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“Herein is love, not that we loved God, but that he loved us, and sent his Son to be the propitiation for our sins.” – 1 John 4:10

     GOD IS LOVE. Those three words may confound the world, but that is only because the world does not know God. They cannot conceive of a God who can be angry with the wicked every day (Psalm 7:11), while being not willing that any should perish (2 Peter 3:9). They cannot comprehend how a God of love and a God of judgement may be one and the same. I do not marvel over this, since the unsaved man can neither receive nor know the things of the Spirit of God. Yet, even we who have been redeemed from iniquity by the precious blood of Jesus Christ can scarcely understand the reasoning of our Sovereign, for his thoughts are not our thoughts, neither are his ways our ways (Isaiah 55:8). And too often, we wonder how a God who loves men’s souls can cast those souls into hell if they do not believe on his Son?

Do not look to me for an answer. I have none. I have but a feeble human intellect, which can never comprehend so profound a truth as this. What I do have, however, is the knowledge that things which are contrary to reason, and things which are above reason, are not necessarily the same. Our inability to ponder how God can both love and condemn, speaks more to the limitations of our faculties, than it does to any alleged maliciousness on behalf of the Almighty. It is not for us to make such inquiries against the character and goodness of God; rather, we would do well to avoid foolish and unlearned questions, knowing that they do gender strifes, and leave the unprofitable palaver and vain jangling to the fools who indulge them.

With this background in place, I now intend to elaborate briefly on the great love wherewith God loved us – the great love which moved him to give his only begotten Son, that whosoever believeth in him should not perish, but have everlasting life.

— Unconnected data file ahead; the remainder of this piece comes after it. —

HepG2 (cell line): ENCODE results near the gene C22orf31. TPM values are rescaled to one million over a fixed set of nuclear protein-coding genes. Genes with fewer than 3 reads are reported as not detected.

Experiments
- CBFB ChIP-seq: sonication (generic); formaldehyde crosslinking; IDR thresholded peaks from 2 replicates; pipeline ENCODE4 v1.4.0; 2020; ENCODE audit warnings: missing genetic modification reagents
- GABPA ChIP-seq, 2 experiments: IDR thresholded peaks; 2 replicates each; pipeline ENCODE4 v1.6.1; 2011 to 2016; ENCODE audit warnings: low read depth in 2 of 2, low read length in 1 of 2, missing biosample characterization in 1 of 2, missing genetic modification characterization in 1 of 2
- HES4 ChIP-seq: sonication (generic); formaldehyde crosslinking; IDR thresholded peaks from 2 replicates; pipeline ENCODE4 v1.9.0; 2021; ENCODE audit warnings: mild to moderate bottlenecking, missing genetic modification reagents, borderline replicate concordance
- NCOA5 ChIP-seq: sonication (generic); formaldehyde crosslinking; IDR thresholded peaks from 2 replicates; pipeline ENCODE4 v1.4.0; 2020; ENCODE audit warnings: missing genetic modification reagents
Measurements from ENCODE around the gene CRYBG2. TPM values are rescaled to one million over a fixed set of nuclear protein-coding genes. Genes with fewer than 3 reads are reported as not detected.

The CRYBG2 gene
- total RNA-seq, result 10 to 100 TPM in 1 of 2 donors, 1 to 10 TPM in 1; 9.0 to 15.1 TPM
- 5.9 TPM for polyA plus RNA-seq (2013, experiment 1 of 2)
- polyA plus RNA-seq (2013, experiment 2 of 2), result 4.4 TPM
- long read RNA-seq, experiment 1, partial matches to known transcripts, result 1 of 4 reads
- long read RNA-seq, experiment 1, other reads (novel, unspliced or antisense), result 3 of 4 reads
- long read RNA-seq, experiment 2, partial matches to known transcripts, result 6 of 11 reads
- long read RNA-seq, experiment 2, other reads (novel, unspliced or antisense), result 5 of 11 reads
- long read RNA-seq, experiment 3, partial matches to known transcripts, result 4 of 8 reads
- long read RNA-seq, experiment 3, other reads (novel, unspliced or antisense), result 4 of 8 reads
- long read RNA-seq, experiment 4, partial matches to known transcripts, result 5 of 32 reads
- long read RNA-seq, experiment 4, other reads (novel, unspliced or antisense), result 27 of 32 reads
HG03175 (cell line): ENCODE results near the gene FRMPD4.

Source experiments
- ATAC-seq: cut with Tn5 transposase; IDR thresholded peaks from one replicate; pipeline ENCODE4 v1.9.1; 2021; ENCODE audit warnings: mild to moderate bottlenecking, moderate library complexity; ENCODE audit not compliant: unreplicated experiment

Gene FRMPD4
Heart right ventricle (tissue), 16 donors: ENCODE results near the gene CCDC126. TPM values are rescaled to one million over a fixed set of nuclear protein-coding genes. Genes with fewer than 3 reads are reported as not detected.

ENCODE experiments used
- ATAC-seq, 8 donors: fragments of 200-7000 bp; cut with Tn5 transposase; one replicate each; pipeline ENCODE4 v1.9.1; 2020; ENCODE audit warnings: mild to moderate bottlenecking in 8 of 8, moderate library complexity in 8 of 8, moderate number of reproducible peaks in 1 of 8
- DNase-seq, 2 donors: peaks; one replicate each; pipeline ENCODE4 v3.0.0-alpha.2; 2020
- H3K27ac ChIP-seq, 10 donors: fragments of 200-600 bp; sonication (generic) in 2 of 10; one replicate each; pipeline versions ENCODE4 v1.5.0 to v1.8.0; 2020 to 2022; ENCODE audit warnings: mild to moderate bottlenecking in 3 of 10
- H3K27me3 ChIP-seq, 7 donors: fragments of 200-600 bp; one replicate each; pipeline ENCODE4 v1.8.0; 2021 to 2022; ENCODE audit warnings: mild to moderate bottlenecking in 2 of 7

Did e’er such love and sorrow meet, or thorns compose so rich a crown?

“Not that we loved God”

My brother, I urge you to consider your love for God at this hour. How diligently do you keep his commandments? How fondly do you cherish his fellowship? How thoroughly do you love his law? Is your love for God contingent upon what you expect him to do for you? I certainly hope not. I certainly hope you are not one of the many “fair-weather Christians” who would curse God if their lives were altered for the worse. Yet, even if you will love God through peace and peril, how fervent is this love you show? I trust you are familiar with the first and great commandment: “Thou shalt love the Lord thy God with all thy heart, and with all thy soul, and with all thy strength, and with all thy mind.” Now, it is good to love God with all your heart, but do you leave off loving him with all your soul, strength, and mind? Of course, you do. So do I. So has every Christian which has ever lived.

This is not meant to be an indictment upon you, sir. It is only acknowledging a reality which will remain so long as our sinful flesh does, for while our spirits indeed may be willing, our flesh is weak. The love of God is to keep his commandments (1 John 5:3); if we keep his commandments little, we love him little. True, you may keep his commandment, “Thou shalt not steal”, but do you keep his commandment, “Thou shalt not covet”, or “Thou shalt not bear false witness”, or, “Thou shalt have no other gods before me”? You may not be an adulterer, but are you a talebearer, or a hypocrite, or a boaster?

Alas, the love we show to God is, at its best, a weak, wavering, pitiful thing. For all that he has done for us, and all that he will do for us, how little we offer him in return!

“But that he loved us”

We love him, because he first loved us. Do you know how he loved us, O Christian? I will tell you. I will tell you of a God who left the majesty and joy of heaven to come to this sin-cursed world and take upon himself the form of a servant. I will tell you of a God who was despised and rejected of men, a man of sorrows, and acquainted with grief, though he did no sin, neither was guile found in his mouth. He made the withered whole, the weak strong, the sick healthy. He gave men sight, gave them food, gave them hope for life eternal! And how was he recompensed for doing the works which none other man did?